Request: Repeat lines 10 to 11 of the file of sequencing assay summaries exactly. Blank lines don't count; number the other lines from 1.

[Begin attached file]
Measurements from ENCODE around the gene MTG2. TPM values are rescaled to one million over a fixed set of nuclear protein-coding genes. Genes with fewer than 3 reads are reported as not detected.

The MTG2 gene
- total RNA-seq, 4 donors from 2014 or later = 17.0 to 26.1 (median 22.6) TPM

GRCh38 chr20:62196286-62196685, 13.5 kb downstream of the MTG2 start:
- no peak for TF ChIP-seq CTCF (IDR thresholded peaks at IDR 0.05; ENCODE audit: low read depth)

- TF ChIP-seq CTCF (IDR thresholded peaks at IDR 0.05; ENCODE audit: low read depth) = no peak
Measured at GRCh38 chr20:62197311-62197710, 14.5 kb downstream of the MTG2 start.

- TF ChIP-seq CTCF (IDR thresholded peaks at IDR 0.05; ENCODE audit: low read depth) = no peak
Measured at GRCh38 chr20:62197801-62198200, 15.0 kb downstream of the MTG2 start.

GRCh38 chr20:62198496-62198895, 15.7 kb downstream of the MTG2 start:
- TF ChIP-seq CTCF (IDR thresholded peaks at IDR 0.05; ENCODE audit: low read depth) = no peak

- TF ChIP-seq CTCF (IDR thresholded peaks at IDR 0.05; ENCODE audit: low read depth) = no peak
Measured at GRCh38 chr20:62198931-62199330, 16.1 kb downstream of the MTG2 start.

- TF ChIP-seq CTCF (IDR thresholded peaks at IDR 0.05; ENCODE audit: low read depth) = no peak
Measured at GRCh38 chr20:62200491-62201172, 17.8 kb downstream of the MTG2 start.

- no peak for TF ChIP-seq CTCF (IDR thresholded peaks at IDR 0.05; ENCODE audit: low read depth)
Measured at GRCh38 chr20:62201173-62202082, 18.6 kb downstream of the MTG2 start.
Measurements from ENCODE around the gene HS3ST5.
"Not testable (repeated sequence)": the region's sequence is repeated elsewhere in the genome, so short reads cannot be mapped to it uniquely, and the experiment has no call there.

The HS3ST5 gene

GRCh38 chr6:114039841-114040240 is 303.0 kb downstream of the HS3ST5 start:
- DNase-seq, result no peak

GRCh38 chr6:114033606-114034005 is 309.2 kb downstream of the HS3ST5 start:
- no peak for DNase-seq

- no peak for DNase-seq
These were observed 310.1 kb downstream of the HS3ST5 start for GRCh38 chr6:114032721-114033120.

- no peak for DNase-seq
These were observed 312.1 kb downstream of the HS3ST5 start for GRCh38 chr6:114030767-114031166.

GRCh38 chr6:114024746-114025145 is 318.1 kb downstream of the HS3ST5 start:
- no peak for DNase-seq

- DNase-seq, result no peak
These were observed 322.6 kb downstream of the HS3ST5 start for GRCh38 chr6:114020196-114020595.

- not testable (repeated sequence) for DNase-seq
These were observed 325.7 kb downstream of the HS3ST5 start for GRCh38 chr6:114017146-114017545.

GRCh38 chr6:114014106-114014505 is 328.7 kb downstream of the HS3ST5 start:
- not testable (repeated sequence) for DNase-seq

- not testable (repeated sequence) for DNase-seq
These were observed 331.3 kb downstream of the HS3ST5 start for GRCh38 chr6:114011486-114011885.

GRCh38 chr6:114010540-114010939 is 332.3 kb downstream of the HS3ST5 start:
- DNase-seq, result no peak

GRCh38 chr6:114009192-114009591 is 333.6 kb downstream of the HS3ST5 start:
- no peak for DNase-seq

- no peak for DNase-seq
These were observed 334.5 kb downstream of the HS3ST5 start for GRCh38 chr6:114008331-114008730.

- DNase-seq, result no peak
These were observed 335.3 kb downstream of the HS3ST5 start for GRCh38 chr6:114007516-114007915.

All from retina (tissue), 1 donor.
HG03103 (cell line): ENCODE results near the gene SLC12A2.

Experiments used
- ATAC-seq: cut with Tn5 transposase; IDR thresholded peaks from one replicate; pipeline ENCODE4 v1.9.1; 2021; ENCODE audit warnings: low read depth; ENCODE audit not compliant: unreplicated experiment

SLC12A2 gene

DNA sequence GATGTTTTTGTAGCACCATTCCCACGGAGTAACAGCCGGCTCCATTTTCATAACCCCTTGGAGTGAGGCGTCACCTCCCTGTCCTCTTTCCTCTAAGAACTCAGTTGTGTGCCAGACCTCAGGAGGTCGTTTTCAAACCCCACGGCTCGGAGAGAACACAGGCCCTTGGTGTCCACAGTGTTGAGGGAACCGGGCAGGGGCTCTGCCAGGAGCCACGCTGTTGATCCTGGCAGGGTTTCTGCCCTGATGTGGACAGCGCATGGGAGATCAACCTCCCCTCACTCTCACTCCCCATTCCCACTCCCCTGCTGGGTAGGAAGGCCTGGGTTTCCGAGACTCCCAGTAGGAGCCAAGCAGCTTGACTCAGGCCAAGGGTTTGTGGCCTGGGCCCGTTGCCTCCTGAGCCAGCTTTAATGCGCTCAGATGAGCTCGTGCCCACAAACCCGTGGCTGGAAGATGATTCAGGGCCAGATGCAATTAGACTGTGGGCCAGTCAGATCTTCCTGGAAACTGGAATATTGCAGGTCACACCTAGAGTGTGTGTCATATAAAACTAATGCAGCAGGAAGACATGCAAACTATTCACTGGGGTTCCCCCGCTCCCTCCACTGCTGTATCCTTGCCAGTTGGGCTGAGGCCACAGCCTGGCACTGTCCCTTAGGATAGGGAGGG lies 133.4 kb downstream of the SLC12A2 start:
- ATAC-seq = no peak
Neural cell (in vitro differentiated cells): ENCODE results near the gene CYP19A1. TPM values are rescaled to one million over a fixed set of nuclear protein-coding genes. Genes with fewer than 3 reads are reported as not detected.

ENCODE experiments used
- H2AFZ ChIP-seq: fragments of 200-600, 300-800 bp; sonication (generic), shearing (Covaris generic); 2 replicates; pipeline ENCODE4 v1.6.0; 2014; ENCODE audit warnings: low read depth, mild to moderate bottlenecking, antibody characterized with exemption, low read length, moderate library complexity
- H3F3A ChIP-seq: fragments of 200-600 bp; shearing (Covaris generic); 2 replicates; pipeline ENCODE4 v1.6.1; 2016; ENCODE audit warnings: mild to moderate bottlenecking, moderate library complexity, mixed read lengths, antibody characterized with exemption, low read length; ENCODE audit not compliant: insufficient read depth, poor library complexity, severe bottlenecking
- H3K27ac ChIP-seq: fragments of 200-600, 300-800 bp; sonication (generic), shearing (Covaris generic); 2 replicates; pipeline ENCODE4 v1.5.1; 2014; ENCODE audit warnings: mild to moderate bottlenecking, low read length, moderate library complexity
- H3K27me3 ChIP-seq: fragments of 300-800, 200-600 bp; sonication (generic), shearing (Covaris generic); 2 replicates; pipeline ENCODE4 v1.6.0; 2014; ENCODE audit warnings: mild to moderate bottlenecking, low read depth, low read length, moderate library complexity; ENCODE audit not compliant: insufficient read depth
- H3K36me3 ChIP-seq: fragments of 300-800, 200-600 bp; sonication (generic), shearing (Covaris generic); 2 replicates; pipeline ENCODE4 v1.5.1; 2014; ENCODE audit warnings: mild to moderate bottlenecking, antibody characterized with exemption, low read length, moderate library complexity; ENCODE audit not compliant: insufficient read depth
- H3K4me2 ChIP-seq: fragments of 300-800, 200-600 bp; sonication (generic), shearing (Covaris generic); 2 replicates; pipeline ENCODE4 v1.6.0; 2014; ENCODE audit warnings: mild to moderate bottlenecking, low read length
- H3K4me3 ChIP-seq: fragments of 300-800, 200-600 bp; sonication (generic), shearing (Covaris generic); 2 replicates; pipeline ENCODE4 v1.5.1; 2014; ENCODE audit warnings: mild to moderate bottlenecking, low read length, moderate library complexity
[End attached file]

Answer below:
GRCh38 chr20:62198496-62198895, 15.7 kb downstream of the MTG2 start:
- TF ChIP-seq CTCF (IDR thresholded peaks at IDR 0.05; ENCODE audit: low read depth) = no peak